The route to improving transformer-based language models like GPT-3 and Gopher, which are trained on immense quantities of text scraped from the web, has been to increase their size. But research into the relationship between dataset size and parameter count shows that, given a processing budget, bigger doesn’t necessarily mean better.
What’s new: Jordan Hoffmann, Sebastian Borgeaud, Arthur Mensch, and colleagues at DeepMind determined the optimal data-to-parameter ratio for a range of processing budgets. They used this knowledge to train Chinchilla, a smaller but higher-performance version of Gopher.
Key insight: Pumping up dataset and architecture sizes can improve the performance of language models (with diminishing returns as they increase). But past studies didn’t account for the impact of the number of training tokens (the number of training steps multiplied by the number of tokens per step) or the learning rate. A systematic study of these variables makes it possible to estimate the optimal model and data size for a particular processing budget.
How it works: The authors trained and tested hundreds of transformer-based language models using various combinations of parameter count, dataset size, training token count, and learning rate. They trained the models to complete sentences in 2.35 billion documents scraped from the web.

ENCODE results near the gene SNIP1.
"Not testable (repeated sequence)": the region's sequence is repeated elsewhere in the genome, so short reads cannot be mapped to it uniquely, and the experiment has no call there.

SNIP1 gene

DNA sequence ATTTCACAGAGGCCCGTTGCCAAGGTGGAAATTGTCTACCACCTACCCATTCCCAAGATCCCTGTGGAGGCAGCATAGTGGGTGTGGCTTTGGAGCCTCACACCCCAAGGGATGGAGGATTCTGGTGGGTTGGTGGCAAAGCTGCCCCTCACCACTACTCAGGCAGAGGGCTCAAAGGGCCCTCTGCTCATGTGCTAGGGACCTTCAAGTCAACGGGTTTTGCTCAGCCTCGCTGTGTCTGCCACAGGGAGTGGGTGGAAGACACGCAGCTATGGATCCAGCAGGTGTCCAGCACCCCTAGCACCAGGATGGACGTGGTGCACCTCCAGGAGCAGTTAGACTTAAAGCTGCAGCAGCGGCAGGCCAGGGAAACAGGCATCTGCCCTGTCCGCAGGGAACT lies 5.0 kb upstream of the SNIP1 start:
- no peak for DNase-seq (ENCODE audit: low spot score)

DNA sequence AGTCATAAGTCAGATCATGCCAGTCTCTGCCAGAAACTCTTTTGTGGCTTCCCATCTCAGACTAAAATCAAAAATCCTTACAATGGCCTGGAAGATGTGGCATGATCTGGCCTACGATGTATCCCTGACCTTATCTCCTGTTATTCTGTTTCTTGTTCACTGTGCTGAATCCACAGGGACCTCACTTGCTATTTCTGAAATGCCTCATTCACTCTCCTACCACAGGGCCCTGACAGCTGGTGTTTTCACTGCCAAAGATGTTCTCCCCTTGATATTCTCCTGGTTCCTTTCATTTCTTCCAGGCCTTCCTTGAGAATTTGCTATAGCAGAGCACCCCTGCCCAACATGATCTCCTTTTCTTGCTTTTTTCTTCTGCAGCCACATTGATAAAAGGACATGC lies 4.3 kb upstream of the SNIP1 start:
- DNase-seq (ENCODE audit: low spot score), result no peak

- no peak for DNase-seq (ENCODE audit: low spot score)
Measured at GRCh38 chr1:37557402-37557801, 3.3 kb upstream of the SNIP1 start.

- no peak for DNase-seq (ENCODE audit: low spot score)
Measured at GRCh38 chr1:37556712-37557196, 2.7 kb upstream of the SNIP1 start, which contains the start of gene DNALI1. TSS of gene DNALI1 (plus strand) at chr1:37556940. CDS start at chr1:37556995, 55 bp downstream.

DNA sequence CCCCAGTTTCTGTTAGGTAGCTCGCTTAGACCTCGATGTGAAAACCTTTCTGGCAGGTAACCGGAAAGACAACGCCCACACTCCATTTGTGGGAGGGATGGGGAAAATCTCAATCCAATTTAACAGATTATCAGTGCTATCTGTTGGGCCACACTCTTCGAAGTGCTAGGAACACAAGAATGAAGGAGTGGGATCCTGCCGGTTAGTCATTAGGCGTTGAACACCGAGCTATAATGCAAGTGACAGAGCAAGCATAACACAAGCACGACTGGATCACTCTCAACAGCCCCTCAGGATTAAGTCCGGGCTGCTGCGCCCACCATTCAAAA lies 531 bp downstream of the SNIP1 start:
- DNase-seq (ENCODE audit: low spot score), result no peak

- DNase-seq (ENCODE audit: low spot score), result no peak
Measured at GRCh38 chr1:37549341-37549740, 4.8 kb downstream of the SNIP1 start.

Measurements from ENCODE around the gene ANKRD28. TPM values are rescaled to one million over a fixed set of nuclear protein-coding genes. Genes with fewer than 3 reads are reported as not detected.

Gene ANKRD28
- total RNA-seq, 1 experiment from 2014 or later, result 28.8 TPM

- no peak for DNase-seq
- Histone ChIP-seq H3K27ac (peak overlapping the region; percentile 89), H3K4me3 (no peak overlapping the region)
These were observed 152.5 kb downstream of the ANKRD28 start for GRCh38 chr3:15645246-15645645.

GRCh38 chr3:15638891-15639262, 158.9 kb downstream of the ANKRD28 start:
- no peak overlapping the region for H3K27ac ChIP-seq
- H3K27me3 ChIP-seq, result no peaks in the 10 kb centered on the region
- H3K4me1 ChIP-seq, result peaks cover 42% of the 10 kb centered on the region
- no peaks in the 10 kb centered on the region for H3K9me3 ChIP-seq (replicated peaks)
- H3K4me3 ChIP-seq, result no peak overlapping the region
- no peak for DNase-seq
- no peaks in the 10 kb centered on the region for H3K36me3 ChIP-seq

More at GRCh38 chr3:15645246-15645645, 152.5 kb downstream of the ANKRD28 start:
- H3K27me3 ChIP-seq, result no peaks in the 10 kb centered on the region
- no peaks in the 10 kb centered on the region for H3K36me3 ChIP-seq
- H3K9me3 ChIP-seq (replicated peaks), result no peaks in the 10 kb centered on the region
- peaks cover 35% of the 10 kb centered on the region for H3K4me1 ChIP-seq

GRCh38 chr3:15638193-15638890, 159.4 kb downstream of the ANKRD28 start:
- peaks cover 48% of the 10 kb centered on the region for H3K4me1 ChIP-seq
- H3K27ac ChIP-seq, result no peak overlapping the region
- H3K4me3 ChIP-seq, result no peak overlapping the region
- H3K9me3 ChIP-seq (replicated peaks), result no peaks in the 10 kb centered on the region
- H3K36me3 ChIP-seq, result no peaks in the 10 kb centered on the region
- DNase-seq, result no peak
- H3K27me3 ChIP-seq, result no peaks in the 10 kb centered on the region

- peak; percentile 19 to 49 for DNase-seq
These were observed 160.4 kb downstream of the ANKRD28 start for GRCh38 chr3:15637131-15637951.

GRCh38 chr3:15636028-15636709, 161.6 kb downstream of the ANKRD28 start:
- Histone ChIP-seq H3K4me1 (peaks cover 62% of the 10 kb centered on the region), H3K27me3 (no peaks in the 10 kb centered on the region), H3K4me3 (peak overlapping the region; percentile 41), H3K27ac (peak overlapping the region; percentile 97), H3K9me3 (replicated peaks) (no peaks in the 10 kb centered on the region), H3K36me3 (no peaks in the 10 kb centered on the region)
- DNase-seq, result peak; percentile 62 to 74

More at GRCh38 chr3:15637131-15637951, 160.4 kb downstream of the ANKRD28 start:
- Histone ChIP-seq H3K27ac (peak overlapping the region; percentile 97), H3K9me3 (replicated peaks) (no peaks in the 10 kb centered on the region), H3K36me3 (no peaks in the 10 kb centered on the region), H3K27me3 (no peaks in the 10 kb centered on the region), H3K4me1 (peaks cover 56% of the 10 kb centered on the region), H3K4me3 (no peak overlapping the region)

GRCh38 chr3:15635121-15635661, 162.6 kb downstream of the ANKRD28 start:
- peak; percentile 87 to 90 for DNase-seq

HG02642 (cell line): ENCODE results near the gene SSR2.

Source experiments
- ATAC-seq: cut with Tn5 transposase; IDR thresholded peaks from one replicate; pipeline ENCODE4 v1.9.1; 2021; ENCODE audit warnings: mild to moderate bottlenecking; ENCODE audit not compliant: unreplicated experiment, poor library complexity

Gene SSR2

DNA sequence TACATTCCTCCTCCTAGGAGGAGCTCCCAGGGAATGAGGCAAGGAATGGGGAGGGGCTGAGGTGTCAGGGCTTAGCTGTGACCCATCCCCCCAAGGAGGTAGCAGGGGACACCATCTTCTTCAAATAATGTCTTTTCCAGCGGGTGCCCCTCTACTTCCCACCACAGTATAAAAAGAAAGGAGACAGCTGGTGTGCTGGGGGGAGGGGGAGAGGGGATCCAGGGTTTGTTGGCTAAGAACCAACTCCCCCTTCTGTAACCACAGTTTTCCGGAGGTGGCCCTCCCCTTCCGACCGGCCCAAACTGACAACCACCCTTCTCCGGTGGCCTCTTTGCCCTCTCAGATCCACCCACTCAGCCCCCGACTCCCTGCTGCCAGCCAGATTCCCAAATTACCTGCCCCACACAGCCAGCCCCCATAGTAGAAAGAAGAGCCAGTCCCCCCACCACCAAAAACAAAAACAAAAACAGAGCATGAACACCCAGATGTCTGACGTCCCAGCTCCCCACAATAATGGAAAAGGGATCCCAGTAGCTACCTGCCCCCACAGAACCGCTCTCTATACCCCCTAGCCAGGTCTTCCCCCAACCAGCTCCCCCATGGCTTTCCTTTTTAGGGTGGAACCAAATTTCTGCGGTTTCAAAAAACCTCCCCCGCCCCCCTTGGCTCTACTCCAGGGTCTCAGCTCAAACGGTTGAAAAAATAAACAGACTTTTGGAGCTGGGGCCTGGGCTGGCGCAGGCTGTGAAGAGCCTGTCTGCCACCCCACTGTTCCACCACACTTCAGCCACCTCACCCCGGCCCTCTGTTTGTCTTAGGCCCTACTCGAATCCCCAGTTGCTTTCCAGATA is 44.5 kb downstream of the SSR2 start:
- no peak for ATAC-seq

- The authors experimented with a range of processing budgets (between 10^18 and 10^21 floating point operations, or FLOPs) by varying the number of model parameters (from 70 million to 10 billion) and training tokens (from 10^9 to 10^12). For each model, the authors also searched for the learning rate that resulted in the smallest loss at the end of training.
- The authors measured model performance by the loss value at the end of training. They determined the combinations of training token and parameter counts that led to the lowest loss value for each processing budget.
- They applied this information to the architecture and training procedure used to build Gopher, yielding Chinchilla. Both models were trained with a processing budget of 5.76 x 10^23 FLOPs. Gopher used 280 billion parameters and 300 billion training tokens, while Chinchilla used 70 billion parameters and 1.4 trillion training tokens.
Results: Doubling parameters or training tokens requires quadrupling the processing budget to reach optimal performance. In other words, if you double a model’s parameter count, doubling the number of training tokens will achieve an optimal balance between processing and performance. Given Gopher’s processing budget, Chinchilla outperformed its predecessor on several benchmarks with a quarter of its parameters. On BIG-bench, for example, Chinchilla’s average accuracy was 65.1 percent compared to Gopher’s 54.4 percent. In reading comprehension on LAMBADA, in which the model answers a question after reading a piece of text, Chinchilla attained 77.4 percent accuracy while Gopher achieved 74.5 percent and Megatron-Turing NLG, with a whopping 530 billion parameters, achieved 76.6 percent.
Why it matters: Large models like Gopher aren’t reaching their full potential. Smaller models trained on more training tokens can run faster during inference and achieve better performance.
We’re thinking: In light of this work, a monster model like Megatron-Turing NLG 530B should train on 11 trillion tokens. All the text on the web encompasses only a couple trillion!